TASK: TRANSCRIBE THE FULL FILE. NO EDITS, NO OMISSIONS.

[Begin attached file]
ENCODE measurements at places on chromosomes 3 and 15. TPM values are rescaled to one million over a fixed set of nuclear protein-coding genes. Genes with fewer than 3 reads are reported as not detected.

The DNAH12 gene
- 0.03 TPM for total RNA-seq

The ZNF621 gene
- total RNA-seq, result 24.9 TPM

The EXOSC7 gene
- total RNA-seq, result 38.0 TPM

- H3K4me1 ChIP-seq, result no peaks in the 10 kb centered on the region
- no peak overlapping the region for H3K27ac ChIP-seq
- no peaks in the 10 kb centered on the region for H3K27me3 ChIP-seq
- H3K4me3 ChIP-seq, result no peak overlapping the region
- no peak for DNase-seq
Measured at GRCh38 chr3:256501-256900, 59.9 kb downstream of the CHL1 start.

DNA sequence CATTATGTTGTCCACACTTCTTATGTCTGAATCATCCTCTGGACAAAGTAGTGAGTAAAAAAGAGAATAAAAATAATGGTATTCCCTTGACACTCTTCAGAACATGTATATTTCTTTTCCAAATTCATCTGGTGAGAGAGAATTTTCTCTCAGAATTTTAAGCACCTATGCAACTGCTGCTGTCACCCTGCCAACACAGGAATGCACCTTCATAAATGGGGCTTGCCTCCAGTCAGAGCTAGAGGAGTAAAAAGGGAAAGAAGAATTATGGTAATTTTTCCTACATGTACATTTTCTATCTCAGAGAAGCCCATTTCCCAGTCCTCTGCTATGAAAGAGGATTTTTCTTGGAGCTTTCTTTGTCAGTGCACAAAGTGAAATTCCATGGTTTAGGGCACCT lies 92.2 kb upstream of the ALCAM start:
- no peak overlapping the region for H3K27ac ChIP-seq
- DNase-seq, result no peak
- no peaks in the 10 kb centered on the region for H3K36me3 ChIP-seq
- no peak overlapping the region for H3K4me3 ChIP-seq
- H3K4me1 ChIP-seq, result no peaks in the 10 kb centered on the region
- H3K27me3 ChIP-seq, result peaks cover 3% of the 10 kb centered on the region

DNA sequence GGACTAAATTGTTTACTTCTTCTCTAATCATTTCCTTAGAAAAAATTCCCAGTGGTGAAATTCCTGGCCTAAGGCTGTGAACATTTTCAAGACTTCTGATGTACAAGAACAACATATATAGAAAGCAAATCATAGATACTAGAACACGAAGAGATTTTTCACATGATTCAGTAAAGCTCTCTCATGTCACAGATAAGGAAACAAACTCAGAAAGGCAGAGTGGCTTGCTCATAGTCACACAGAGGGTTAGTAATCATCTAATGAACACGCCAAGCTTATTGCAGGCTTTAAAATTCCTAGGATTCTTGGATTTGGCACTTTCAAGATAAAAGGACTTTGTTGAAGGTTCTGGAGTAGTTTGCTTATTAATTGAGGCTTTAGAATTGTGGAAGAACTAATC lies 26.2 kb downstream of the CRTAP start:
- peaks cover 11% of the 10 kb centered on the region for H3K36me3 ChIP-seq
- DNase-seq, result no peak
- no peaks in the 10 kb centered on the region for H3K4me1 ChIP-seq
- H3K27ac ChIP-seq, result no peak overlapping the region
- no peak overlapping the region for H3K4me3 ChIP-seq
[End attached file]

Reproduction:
ENCODE measurements at places on chromosomes 3 and 15. TPM values are rescaled to one million over a fixed set of nuclear protein-coding genes. Genes with fewer than 3 reads are reported as not detected.

The DNAH12 gene
- 0.03 TPM for total RNA-seq

The ZNF621 gene
- total RNA-seq, result 24.9 TPM

The EXOSC7 gene
- total RNA-seq, result 38.0 TPM

- H3K4me1 ChIP-seq, result no peaks in the 10 kb centered on the region
- no peak overlapping the region for H3K27ac ChIP-seq
- no peaks in the 10 kb centered on the region for H3K27me3 ChIP-seq
- H3K4me3 ChIP-seq, result no peak overlapping the region
- no peak for DNase-seq
Measured at GRCh38 chr3:256501-256900, 59.9 kb downstream of the CHL1 start.

DNA sequence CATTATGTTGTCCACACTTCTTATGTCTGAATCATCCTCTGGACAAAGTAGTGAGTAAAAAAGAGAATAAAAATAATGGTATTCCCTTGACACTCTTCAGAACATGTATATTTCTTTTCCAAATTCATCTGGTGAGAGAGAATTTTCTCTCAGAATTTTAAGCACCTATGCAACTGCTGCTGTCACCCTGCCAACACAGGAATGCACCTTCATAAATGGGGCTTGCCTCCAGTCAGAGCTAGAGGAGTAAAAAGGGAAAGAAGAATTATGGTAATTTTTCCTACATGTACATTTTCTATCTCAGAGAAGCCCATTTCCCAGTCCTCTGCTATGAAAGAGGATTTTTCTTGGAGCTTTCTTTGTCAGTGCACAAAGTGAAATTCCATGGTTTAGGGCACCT lies 92.2 kb upstream of the ALCAM start:
- no peak overlapping the region for H3K27ac ChIP-seq
- DNase-seq, result no peak
- no peaks in the 10 kb centered on the region for H3K36me3 ChIP-seq
- no peak overlapping the region for H3K4me3 ChIP-seq
- H3K4me1 ChIP-seq, result no peaks in the 10 kb centered on the region
- H3K27me3 ChIP-seq, result peaks cover 3% of the 10 kb centered on the region

DNA sequence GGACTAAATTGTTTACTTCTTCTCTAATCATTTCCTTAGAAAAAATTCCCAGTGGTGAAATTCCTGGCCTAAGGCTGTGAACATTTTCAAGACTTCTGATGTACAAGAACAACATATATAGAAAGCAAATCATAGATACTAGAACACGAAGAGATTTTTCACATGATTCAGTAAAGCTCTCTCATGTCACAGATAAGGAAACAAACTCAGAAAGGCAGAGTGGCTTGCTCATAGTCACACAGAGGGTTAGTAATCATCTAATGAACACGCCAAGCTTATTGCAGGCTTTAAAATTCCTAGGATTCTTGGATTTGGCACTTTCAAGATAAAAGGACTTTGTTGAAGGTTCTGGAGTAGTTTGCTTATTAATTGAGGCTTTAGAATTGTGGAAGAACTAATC lies 26.2 kb downstream of the CRTAP start:
- peaks cover 11% of the 10 kb centered on the region for H3K36me3 ChIP-seq
- DNase-seq, result no peak
- no peaks in the 10 kb centered on the region for H3K4me1 ChIP-seq
- H3K27ac ChIP-seq, result no peak overlapping the region
- no peak overlapping the region for H3K4me3 ChIP-seq